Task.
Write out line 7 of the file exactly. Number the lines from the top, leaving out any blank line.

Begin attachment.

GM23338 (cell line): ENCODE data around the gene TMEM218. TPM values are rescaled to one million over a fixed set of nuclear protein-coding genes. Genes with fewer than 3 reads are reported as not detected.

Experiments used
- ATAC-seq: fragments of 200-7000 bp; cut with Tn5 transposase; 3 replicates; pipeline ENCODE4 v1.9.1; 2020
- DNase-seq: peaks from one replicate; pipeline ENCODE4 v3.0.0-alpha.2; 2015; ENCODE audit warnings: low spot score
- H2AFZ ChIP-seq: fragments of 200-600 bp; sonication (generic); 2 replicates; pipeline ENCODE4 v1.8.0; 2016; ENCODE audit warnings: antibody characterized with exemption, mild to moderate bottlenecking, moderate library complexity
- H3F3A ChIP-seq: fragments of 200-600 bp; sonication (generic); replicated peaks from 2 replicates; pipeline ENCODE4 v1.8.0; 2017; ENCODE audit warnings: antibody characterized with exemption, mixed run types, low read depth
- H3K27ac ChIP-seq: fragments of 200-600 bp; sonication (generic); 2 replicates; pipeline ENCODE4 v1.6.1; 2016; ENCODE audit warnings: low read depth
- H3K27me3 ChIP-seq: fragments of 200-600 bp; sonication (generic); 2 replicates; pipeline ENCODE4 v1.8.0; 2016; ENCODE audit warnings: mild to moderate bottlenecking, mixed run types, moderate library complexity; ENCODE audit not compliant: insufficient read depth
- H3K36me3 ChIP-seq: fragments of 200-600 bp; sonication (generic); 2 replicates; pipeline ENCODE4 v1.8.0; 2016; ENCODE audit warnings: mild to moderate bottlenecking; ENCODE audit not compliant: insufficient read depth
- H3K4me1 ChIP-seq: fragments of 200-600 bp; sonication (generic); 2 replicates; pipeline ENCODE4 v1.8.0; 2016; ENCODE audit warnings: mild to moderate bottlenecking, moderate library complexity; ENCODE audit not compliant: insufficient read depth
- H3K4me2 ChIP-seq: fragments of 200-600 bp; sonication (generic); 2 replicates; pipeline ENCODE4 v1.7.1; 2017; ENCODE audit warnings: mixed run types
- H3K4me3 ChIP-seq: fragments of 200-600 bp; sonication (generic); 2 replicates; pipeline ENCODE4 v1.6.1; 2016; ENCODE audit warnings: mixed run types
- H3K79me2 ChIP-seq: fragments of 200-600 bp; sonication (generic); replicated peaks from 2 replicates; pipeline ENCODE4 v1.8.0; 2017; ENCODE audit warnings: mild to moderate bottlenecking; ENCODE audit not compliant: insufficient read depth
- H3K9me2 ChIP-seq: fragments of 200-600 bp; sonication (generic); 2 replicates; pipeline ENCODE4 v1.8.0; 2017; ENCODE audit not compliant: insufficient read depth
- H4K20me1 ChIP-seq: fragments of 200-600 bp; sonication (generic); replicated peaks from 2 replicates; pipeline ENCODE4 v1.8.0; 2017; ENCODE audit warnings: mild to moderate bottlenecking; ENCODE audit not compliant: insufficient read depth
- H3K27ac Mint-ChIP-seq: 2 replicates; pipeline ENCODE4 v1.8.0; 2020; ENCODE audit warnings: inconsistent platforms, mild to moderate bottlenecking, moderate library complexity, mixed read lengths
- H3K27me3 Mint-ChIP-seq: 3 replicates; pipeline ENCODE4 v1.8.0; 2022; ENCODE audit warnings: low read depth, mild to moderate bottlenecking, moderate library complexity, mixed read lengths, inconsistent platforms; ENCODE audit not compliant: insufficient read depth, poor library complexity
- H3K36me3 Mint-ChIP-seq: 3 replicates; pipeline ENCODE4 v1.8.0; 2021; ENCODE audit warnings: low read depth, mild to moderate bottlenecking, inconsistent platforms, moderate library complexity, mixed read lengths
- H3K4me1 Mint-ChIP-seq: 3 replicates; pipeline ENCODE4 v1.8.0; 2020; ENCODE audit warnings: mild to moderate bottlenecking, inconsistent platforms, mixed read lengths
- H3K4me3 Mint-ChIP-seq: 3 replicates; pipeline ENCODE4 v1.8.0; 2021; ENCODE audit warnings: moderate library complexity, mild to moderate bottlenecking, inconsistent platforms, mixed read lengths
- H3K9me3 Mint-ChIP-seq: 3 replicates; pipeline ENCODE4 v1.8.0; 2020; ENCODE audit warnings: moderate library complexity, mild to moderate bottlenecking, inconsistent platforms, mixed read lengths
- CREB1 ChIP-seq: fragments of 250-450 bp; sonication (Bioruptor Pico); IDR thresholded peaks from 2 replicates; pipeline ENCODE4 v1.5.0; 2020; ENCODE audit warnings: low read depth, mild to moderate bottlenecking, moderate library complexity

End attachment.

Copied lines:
- H3K27ac ChIP-seq: fragments of 200-600 bp; sonication (generic); 2 replicates; pipeline ENCODE4 v1.6.1; 2016; ENCODE audit warnings: low read depth